“. . . something is happening here but you don’t know what it is? Do you, Mr. Jones?” — Bob Dylan
Mr. Jones, directed by Agnieszka Holland (“Julie Walking Home”) from a screenplay (Holland’s first) is based on the real life story of Gareth Jones (flawlessly played by James Norton, “Little Women”), a young Welsh journalist. In the 1930s, he managed to uncover and reveal to the West -– through a series of feature newspaper articles — the tragedy perpetrated by Joseph Stalin on the Ukraine. Millions of Ukrainians starved when the Stalin-controlled government ordered the region’s harvest sent to Moscow. The policy resulted in what became known as the Holodomor, a Ukrainian term roughly meaning, “To kill by starvation.” Not that Jones’ revelations had much impact on England or the United States, both of which were more concerned with assessing Stalin’s position towards Germany given that Hitler’s aggressive rhetoric was saturating the news. Others continued to champion the Soviet Union’s modernization miracle. Much debate focused on whether another world war was on the horizon, and if it was, how distant was it? Some world leaders, for example, Lloyd George (expertly and robustly played by Kenneth Cranham, “Official Secrets”), viewed the threat of a new armed conflict as a mirage. Jones, however, who worked for Lloyd George, was skeptical about the impressive Soviet transformation. The young reporter had kept up on current events, having recently garnered an interview with Hitler and Goebbels.
The first inkling we get that Jones believes something is amiss in Stalin’s Soviet state occurs when he ponders how a country undergoing impressive modernization and industrialization could flourish, while financial indicators suggested it was economically in near ruin. Where was Stalin getting the money to hire British engineers and to import material to build new factories and schools? Was Stalin hiding something so that Western investors would continue to trust him? Jones uses his journalistic chops in an effort to persuade Lloyd George to send him on a fact-finding trip to the Soviet Union. George demurs, but Jones is determined. The intrepid journalist seeks entry into Moscow as a foreign reporter with the hopes of interviewing Stalin. In Jones’ favor is the fact that he speaks Russian, and is familiar with the Ukraine via the stories his mother related when she returned from teaching English in the region, considered Russia’s agricultural breadbasket.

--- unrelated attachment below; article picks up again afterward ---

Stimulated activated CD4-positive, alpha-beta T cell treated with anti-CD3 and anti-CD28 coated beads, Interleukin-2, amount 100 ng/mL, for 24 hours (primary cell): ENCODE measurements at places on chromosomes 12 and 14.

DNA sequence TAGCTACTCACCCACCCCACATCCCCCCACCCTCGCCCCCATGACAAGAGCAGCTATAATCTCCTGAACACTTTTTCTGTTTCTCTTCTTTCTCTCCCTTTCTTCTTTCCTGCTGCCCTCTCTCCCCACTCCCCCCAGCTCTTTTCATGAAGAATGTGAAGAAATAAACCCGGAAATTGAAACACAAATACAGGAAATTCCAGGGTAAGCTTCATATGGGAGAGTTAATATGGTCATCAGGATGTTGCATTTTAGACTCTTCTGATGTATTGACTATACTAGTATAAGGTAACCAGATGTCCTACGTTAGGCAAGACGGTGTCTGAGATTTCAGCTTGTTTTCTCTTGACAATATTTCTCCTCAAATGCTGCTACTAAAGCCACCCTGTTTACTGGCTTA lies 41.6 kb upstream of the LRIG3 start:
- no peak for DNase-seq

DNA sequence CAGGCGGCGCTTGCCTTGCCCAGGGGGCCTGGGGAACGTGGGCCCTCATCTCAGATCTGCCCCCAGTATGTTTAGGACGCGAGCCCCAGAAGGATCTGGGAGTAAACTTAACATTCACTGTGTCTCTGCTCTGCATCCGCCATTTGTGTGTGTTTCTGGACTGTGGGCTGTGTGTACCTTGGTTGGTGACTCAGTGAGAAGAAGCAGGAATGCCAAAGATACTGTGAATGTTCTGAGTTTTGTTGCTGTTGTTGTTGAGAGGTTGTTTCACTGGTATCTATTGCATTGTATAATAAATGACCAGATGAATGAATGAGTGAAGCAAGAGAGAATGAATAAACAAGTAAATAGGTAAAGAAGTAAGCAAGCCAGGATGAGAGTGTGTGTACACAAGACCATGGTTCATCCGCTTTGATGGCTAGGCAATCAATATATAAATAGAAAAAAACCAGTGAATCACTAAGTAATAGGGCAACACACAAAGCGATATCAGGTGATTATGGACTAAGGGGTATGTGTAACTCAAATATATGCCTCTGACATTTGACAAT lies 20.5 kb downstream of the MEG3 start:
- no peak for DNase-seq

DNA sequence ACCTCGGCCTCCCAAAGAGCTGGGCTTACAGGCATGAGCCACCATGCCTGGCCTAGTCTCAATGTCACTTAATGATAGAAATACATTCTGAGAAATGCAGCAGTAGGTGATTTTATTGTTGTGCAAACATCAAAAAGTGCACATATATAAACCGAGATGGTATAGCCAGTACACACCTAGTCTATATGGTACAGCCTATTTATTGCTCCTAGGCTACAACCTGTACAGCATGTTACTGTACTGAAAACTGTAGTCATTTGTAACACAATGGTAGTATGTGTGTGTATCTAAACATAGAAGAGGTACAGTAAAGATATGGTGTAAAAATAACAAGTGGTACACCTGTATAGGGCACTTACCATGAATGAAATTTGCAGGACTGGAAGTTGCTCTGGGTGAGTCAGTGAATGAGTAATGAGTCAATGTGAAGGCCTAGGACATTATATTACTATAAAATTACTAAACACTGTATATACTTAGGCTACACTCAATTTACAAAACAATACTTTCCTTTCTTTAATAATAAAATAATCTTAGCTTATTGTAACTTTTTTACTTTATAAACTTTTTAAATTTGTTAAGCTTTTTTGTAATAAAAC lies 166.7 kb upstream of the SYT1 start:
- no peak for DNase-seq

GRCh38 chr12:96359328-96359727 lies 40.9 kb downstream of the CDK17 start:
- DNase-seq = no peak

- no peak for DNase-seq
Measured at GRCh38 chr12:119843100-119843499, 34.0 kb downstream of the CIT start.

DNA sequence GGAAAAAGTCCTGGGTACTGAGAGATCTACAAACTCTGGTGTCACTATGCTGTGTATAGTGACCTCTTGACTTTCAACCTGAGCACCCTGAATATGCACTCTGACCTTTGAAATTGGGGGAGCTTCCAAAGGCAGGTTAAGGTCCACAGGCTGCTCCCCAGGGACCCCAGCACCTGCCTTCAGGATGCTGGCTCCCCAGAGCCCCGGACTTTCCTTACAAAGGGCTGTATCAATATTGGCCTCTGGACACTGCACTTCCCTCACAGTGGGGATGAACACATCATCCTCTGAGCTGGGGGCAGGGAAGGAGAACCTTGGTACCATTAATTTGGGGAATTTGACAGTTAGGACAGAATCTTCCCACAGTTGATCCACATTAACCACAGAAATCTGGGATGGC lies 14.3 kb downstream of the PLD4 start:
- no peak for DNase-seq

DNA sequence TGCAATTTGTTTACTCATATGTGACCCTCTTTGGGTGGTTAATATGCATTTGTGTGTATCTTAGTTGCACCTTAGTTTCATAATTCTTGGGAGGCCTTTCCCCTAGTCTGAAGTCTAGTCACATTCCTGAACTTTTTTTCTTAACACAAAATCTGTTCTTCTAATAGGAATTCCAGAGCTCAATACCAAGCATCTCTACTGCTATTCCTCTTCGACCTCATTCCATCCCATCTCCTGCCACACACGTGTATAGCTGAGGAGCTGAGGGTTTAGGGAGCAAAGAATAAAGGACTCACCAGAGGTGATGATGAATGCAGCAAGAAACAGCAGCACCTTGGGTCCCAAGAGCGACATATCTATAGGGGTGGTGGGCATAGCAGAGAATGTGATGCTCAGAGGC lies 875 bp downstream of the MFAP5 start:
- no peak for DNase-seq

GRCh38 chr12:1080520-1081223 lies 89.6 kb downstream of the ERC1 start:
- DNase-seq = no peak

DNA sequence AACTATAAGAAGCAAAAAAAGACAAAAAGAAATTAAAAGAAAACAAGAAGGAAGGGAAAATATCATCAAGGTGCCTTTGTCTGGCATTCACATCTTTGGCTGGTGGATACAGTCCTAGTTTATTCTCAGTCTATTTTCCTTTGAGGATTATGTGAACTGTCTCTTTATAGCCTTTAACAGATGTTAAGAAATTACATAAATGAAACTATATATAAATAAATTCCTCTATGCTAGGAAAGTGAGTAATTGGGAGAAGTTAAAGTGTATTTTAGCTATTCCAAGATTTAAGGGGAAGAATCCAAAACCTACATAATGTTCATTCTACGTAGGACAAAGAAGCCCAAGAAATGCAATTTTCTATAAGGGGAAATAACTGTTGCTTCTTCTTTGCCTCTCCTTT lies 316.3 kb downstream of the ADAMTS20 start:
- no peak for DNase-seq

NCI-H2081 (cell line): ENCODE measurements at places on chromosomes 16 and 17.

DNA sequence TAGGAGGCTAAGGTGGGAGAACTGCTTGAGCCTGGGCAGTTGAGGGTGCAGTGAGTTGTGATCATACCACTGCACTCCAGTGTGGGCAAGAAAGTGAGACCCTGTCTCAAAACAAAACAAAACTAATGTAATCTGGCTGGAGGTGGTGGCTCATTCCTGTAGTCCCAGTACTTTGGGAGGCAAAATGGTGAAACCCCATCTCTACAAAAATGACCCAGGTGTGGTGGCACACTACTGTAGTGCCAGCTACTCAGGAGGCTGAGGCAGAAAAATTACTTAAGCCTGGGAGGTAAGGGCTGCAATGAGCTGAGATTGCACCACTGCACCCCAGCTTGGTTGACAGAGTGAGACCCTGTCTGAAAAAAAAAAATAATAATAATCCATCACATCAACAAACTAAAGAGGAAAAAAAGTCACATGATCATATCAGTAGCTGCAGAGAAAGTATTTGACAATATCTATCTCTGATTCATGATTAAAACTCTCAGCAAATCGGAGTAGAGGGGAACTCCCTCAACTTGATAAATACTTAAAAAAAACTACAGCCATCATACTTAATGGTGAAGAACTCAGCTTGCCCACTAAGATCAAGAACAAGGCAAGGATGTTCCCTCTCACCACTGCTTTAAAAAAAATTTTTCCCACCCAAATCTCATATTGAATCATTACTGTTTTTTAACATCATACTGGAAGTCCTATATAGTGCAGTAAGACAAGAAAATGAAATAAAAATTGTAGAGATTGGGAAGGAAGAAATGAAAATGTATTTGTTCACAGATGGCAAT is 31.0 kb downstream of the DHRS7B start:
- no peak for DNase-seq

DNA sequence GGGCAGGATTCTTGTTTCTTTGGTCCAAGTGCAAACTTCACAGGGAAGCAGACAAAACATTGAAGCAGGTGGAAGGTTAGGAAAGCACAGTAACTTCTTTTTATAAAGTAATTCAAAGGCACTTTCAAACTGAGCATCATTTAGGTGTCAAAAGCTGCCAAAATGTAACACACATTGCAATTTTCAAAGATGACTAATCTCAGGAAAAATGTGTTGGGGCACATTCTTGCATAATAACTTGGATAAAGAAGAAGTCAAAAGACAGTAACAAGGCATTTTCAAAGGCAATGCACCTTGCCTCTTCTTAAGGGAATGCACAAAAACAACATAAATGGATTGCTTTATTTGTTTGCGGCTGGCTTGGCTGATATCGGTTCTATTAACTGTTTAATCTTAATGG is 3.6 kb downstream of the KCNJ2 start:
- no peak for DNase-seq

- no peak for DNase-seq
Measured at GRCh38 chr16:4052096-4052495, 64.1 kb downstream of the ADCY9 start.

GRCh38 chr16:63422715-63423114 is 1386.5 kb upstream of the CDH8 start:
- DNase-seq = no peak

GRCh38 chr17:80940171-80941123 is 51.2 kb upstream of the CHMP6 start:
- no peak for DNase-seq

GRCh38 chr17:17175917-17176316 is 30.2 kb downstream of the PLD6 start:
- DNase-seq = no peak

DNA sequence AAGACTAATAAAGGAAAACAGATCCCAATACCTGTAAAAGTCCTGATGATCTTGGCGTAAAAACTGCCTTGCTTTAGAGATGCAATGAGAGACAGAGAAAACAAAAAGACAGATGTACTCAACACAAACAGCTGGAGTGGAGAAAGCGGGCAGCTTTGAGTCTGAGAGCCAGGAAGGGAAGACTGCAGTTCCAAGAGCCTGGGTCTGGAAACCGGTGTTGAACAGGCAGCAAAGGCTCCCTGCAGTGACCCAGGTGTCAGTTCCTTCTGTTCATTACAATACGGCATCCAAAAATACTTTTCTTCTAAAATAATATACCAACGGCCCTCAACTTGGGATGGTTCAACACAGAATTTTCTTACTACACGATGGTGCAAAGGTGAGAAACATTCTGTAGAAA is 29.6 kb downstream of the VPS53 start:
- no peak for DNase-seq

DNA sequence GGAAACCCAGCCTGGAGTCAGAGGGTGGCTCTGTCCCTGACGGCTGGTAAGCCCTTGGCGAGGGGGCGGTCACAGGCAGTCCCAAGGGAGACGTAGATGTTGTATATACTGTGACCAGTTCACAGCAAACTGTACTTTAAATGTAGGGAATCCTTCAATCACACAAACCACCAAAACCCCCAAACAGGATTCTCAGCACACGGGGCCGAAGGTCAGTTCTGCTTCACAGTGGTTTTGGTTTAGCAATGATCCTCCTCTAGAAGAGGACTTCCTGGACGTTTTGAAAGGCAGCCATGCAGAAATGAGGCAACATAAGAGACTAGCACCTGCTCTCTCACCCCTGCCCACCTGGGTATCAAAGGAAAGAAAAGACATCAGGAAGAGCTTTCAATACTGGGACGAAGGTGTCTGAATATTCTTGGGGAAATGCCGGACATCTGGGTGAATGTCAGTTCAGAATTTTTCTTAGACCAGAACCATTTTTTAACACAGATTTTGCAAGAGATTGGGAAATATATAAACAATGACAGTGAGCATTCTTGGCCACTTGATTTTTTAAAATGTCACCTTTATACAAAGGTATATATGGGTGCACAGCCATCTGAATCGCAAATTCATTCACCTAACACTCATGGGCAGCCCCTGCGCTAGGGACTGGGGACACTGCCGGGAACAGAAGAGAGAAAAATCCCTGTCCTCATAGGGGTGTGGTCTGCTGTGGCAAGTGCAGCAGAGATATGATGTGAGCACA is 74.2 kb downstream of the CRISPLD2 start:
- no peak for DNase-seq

Soon the dramatic question of Mr. Jones becomes whether Jones will have the skill, finesse, and luck to confirm his suspicions: That some devious, perhaps iniquitous policy exists in Russia that undergirds its progress. Using gentlemanly tact and providing a letter of reference from George, Jones presents himself to the Russians as a model journalist. He impresses the bureaucracy with his fluent Russian, and is awarded a press visa. Soon after, he arrives in Moscow.
James Norton, in the role of the determined reporter, displays a seamless blend of geniality, assertiveness, and guile that helps insinuate himself into the Moscow-constrained foreign correspondents corps. Additionally, Jones comports himself well — impeccably dressed with a professional, impartial demeanor. This helps him finagle his way into obtaining permission to travel by train to the large farming region of the Ukraine and its environs.